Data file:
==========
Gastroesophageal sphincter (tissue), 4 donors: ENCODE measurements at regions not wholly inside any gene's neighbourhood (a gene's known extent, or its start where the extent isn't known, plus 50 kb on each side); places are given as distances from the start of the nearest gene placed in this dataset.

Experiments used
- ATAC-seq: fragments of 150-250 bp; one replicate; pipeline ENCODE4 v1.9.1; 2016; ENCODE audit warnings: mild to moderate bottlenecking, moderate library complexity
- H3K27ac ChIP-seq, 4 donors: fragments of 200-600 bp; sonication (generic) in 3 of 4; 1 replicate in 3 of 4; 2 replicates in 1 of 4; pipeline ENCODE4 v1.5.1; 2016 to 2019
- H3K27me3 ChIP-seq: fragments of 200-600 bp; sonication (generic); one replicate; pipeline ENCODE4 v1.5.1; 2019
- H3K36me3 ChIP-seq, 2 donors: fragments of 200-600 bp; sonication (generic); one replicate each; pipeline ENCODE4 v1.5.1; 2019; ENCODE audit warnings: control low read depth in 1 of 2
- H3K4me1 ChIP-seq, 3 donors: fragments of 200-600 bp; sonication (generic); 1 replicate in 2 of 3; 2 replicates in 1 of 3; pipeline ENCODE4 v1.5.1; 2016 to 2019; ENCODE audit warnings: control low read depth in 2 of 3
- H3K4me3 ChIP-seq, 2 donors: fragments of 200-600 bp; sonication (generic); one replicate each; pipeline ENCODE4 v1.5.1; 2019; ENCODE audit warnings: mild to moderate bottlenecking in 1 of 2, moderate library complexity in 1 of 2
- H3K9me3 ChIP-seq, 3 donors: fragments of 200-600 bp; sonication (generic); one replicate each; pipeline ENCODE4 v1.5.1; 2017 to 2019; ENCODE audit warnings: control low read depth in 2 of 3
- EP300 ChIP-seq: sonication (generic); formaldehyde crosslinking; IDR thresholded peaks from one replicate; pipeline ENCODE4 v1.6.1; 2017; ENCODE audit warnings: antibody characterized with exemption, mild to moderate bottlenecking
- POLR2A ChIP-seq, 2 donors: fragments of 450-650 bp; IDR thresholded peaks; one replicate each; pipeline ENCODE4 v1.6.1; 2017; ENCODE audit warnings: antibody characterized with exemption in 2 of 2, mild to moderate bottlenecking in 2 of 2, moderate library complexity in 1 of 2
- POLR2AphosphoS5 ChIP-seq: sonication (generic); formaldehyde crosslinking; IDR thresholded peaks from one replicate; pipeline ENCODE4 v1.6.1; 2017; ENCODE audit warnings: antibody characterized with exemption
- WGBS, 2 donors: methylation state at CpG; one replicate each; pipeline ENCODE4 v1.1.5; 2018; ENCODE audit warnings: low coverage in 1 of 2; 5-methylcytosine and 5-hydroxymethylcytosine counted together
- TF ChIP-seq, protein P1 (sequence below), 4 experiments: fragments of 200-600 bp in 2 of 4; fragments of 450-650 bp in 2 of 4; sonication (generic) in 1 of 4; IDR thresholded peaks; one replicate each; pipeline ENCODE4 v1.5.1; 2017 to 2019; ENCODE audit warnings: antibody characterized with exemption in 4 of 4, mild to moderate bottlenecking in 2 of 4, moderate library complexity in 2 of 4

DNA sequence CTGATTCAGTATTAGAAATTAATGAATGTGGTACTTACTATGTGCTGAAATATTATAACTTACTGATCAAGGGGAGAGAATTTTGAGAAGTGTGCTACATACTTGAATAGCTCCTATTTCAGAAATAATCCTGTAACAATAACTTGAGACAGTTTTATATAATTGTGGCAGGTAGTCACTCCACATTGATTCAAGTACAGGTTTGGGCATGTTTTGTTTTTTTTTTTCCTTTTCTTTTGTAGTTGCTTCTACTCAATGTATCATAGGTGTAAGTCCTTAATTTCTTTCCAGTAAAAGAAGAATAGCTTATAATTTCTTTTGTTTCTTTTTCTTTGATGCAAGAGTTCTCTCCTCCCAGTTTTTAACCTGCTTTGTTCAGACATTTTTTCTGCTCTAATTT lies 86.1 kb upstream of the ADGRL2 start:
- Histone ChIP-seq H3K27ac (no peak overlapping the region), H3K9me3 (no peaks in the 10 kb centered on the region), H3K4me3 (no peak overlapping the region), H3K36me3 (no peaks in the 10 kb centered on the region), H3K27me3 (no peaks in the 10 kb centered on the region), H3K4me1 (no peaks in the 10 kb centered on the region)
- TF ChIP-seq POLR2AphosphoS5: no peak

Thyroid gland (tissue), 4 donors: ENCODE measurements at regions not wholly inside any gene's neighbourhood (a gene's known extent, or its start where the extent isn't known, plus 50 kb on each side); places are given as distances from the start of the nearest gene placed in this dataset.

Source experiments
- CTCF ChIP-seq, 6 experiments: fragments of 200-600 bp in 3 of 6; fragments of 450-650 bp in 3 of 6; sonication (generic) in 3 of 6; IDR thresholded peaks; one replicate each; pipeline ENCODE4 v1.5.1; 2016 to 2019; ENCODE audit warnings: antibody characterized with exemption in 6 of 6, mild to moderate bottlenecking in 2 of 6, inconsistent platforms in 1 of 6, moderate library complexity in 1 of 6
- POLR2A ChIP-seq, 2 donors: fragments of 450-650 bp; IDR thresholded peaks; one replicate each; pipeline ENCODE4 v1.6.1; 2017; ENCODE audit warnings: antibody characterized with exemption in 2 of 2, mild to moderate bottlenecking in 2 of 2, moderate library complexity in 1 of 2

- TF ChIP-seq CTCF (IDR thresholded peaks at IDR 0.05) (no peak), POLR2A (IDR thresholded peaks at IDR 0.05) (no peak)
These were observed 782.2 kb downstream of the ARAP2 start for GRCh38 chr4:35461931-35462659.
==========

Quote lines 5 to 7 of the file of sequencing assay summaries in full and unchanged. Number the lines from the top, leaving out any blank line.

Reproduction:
- H3K27me3 ChIP-seq: fragments of 200-600 bp; sonication (generic); one replicate; pipeline ENCODE4 v1.5.1; 2019
- H3K36me3 ChIP-seq, 2 donors: fragments of 200-600 bp; sonication (generic); one replicate each; pipeline ENCODE4 v1.5.1; 2019; ENCODE audit warnings: control low read depth in 1 of 2
- H3K4me1 ChIP-seq, 3 donors: fragments of 200-600 bp; sonication (generic); 1 replicate in 2 of 3; 2 replicates in 1 of 3; pipeline ENCODE4 v1.5.1; 2016 to 2019; ENCODE audit warnings: control low read depth in 2 of 3